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HELP WITH TIME PERIOD OF NAVAL BADGE

Started by BND173D , Sep 14 2017 03:18 AM

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#1 BND173D

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Posted 14 September 2017 - 03:18 AM

WANTING TO KNOW WHAT ERA THIS NAVAL BADGE IS. NO MARKINGS ON BACK IS PIN BACK AND OPEN CATCH. THANKS ED

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#2 BND173D

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Posted 14 September 2017 - 03:18 AM

BACK

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#3 Allan H.

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Posted 14 September 2017 - 03:24 AM

The eagle's head facing to the viewer's right was stopped in 1941 when the eagle's head was turned to face the viewer's left.  I would say that this badge dates to the WWI period, but it could have been worn in the 1920's.

 

Allan



#4 BND173D

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Posted 14 September 2017 - 03:47 AM

THANKS AGAIN FOR QUICK RESPONSE ALLEN. ED



#5 KurtA

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Posted 14 September 2017 - 03:51 AM

I think the only use for this smaller size insignia was for wear on the USN officer's garrison cap (aka, overseas cap, etc).  Prior to WW2, I think mainly Naval aviators wore such caps.  The question is, when did this start?  I don't think it was as early as WW1.    There's a good chance it was the 1930's and by default,  this pin dates from that time frame.

Somebody with some early USN Uniform Regs (or dated period photos) could probably narrow it down more precisely. 

Nice pin!



#6 Dave

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Posted 14 September 2017 - 05:35 AM

I'm with KurtA...I'd say 1930s. Very nice and very hard to find!



#7 MastersMate

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Posted 14 September 2017 - 06:18 AM

A possibility, depending on the size..

From the 1917 USN Uniform Regulations. Would have been worn on the 'choker collar' of the service dress blue uniform, aft of the rank insignia, item 262...

 

CHAPTER 10.

UNIFORM REGULATIONS UNITED STATES NAVAL

RESERVE FORCE.

 

261. The Uniform Regulations, United States Navy, shall govern all classes of the Naval Reserve Force except as hereinafter specified.

 

Class I. The Fleet Naval Reserve, both officers and men, same as for the Navy for such uniforms as are required.

Class II. The Naval Reserve.

Class IV. The Naval Coast Defense Reserve.

Class V. The Naval Reserve Flying Corps.

 

Officers: Same as for officers of the Navy for such uniforms as are required for active duty, except that the Naval Reserve device shall be worn on the collar in lieu of corps device and metal buttons shall be the design adopted for the Naval Reserve Force.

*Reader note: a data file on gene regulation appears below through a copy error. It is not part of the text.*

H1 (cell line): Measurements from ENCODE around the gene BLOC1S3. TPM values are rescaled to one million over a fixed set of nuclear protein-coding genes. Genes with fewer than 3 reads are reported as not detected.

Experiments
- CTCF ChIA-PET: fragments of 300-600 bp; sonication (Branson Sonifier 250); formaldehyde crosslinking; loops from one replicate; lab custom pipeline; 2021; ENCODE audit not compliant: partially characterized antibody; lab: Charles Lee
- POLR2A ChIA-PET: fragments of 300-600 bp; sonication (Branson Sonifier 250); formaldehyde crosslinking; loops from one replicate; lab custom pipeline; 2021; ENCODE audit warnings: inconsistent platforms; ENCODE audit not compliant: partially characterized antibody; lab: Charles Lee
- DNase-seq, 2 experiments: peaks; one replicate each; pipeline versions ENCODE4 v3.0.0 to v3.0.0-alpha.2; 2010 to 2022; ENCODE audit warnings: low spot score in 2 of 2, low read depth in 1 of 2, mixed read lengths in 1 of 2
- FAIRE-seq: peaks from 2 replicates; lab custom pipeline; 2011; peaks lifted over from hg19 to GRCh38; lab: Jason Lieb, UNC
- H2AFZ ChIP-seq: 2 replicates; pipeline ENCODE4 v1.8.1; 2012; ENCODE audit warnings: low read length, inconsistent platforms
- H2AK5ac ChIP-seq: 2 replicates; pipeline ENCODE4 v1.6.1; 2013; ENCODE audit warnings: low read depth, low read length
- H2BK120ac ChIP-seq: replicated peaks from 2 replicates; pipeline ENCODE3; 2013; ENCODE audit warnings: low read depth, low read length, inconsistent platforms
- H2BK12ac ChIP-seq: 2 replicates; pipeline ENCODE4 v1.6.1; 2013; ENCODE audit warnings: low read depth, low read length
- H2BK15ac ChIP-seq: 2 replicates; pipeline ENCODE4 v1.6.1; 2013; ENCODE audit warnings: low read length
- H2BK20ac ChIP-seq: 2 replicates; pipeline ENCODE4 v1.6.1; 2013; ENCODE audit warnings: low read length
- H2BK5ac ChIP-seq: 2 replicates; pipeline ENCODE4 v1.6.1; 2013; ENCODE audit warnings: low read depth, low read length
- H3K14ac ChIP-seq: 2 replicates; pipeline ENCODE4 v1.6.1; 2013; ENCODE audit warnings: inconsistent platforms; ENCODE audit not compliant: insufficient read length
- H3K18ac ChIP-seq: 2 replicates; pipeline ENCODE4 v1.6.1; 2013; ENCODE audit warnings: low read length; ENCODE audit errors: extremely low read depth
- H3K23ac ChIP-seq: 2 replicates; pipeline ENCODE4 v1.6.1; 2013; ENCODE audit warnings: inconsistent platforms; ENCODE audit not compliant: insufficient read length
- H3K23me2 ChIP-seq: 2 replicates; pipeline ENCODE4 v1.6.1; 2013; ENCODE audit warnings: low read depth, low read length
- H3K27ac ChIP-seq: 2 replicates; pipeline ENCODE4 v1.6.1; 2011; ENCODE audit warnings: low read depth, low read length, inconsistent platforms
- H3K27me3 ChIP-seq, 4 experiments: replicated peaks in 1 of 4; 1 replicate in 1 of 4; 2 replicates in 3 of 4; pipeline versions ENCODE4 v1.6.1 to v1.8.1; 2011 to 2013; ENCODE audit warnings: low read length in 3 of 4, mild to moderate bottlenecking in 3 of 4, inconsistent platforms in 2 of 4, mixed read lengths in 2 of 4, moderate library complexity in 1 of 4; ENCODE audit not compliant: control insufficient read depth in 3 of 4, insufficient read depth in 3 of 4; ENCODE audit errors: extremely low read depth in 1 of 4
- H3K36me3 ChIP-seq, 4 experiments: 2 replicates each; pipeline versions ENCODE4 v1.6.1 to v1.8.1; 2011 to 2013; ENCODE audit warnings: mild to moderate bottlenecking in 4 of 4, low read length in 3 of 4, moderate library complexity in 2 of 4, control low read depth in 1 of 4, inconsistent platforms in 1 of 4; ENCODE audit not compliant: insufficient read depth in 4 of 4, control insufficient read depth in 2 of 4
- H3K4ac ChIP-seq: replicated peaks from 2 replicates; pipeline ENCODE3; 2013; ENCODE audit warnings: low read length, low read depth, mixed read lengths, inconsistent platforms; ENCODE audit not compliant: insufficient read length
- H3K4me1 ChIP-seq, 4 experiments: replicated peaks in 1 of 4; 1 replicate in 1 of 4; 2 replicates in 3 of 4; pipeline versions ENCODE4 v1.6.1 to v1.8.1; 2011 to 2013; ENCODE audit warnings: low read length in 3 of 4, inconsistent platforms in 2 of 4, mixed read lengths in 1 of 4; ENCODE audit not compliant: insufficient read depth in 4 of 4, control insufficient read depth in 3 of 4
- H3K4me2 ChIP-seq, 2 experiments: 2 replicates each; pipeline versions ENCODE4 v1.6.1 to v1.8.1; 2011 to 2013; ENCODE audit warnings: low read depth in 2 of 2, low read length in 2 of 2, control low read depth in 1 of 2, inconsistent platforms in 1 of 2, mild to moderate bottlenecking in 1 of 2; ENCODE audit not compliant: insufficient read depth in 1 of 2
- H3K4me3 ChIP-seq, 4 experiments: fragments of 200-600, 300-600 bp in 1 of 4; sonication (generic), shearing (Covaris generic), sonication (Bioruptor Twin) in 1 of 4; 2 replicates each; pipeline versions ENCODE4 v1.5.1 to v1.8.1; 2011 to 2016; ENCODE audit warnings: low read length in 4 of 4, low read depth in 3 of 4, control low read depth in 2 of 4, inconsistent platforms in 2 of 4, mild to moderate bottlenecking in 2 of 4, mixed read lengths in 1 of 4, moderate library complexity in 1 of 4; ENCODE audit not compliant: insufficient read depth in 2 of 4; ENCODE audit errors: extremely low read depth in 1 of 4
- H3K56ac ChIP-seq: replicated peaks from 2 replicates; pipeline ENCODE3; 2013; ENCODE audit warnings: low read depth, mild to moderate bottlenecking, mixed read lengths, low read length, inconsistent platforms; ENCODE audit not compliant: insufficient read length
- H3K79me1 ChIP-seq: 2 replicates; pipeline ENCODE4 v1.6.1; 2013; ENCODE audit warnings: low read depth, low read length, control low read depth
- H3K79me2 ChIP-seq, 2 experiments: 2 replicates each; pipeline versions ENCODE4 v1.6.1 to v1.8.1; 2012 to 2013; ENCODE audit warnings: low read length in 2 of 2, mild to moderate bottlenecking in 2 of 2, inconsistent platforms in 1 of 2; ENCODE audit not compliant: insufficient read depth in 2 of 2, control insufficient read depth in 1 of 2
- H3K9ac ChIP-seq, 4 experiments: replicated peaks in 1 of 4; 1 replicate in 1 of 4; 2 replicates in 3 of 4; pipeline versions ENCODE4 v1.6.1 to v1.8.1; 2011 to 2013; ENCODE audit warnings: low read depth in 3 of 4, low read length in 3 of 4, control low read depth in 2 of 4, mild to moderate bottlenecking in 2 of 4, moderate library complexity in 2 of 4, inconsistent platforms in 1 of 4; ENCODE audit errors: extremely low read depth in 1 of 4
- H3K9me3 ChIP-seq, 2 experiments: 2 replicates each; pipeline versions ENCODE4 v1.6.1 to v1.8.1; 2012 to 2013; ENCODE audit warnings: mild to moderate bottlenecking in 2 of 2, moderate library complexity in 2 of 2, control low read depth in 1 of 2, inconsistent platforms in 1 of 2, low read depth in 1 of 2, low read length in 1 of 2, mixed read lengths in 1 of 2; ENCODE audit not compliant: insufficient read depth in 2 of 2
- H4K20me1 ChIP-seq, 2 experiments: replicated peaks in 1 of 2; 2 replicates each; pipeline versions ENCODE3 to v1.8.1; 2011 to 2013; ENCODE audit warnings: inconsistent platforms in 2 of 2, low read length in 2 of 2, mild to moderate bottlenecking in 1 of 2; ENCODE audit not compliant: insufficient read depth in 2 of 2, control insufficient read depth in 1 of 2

Men: Same as for the Navy, except that the cap ribbon shall bear the words, “U. S. Naval Reserve Force.”

 

 

Class III. The Naval Auxiliary Reserve. Officers: In time of peace, the uniform of the steamship line or company in which serving with the Naval Reserve device on the collar of a military coat or on the lapels of a box coat. On active service or in war, the uniform cap of a commissioned or warrant officer of the same rank shall be worn. Men: In time of peace, uniform required by steamship line. In time of war, same as for the Navy of corresponding rating with cap ribbon bearing the words “U. S. Naval Reserve Force.”

 

262. The Naval Reserve Force device as shown in photo cut, figure 1, plate 30, shall be of metal similar to the device on the cap of a commissioned officer, United States Navy, except that the height shall be 1 inch. The Naval Reserve Force button of metal shall be in sizes the same as those of the Navy and as shown in photo cut, figure 2, plate 30.


Edited by MastersMate, 14 September 2017 - 06:20 AM.


#8 BND173D

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Posted 14 September 2017 - 06:49 AM

I AM SORRY I SHOULD HAVE PUT THE SIZE. IT IS 1 1/8TH INCH TALL AND 1 5/16 INCH WIDE. THANKS FOR ALL THE INFO. ED



#9 KurtA

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Posted 14 September 2017 - 07:19 AM

1 1/8 inches tall is pretty close to 1 inch tall, so it could be what is described in item 262.   Anyone have a period photo of this?  



#10 MastersMate

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Posted 14 September 2017 - 02:20 PM

A couple of curious details.. The layout of the stars on the shield 6 above 7 and the routing of the foul cable...  May help to pin it to a specific manufacturer style,   



#11 doyler

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Posted 14 September 2017 - 02:28 PM

Appears the catch is the "C" type or open loop opposed to later seen roller catch